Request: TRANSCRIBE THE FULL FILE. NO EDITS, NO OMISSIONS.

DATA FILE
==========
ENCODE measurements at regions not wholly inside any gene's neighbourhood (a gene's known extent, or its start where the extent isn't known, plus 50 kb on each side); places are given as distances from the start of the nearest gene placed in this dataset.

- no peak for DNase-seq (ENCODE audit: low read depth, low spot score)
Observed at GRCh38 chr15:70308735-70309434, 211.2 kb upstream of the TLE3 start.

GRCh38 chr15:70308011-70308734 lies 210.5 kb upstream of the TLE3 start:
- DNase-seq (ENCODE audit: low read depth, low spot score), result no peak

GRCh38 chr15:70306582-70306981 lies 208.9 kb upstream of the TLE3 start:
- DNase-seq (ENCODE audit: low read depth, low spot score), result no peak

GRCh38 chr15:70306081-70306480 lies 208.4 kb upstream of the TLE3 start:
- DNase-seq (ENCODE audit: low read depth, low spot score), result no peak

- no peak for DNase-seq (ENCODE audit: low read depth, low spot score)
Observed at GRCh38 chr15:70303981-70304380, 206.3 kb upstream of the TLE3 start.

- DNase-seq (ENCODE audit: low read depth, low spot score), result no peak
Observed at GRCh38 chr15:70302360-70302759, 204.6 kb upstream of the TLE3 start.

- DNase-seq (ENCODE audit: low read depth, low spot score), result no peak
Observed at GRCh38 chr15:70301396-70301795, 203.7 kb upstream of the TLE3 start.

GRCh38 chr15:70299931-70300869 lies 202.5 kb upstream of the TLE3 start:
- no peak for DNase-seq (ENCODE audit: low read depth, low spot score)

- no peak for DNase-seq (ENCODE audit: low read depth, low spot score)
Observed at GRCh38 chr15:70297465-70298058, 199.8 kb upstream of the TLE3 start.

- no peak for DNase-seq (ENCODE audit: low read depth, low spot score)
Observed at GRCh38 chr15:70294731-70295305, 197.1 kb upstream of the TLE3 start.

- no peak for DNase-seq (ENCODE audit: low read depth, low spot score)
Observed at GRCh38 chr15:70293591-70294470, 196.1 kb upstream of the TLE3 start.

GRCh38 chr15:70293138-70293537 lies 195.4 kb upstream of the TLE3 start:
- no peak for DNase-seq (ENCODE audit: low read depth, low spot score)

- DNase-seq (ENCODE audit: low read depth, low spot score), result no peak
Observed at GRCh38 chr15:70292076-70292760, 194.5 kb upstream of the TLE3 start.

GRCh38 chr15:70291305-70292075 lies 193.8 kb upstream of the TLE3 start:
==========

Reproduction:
ENCODE measurements at regions not wholly inside any gene's neighbourhood (a gene's known extent, or its start where the extent isn't known, plus 50 kb on each side); places are given as distances from the start of the nearest gene placed in this dataset.

- no peak for DNase-seq (ENCODE audit: low read depth, low spot score)
Observed at GRCh38 chr15:70308735-70309434, 211.2 kb upstream of the TLE3 start.

GRCh38 chr15:70308011-70308734 lies 210.5 kb upstream of the TLE3 start:
- DNase-seq (ENCODE audit: low read depth, low spot score), result no peak

GRCh38 chr15:70306582-70306981 lies 208.9 kb upstream of the TLE3 start:
- DNase-seq (ENCODE audit: low read depth, low spot score), result no peak

GRCh38 chr15:70306081-70306480 lies 208.4 kb upstream of the TLE3 start:
- DNase-seq (ENCODE audit: low read depth, low spot score), result no peak

- no peak for DNase-seq (ENCODE audit: low read depth, low spot score)
Observed at GRCh38 chr15:70303981-70304380, 206.3 kb upstream of the TLE3 start.

- DNase-seq (ENCODE audit: low read depth, low spot score), result no peak
Observed at GRCh38 chr15:70302360-70302759, 204.6 kb upstream of the TLE3 start.

- DNase-seq (ENCODE audit: low read depth, low spot score), result no peak
Observed at GRCh38 chr15:70301396-70301795, 203.7 kb upstream of the TLE3 start.

GRCh38 chr15:70299931-70300869 lies 202.5 kb upstream of the TLE3 start:
- no peak for DNase-seq (ENCODE audit: low read depth, low spot score)

- no peak for DNase-seq (ENCODE audit: low read depth, low spot score)
Observed at GRCh38 chr15:70297465-70298058, 199.8 kb upstream of the TLE3 start.

- no peak for DNase-seq (ENCODE audit: low read depth, low spot score)
Observed at GRCh38 chr15:70294731-70295305, 197.1 kb upstream of the TLE3 start.

- no peak for DNase-seq (ENCODE audit: low read depth, low spot score)
Observed at GRCh38 chr15:70293591-70294470, 196.1 kb upstream of the TLE3 start.

GRCh38 chr15:70293138-70293537 lies 195.4 kb upstream of the TLE3 start:
- no peak for DNase-seq (ENCODE audit: low read depth, low spot score)

- DNase-seq (ENCODE audit: low read depth, low spot score), result no peak
Observed at GRCh38 chr15:70292076-70292760, 194.5 kb upstream of the TLE3 start.

GRCh38 chr15:70291305-70292075 lies 193.8 kb upstream of the TLE3 start: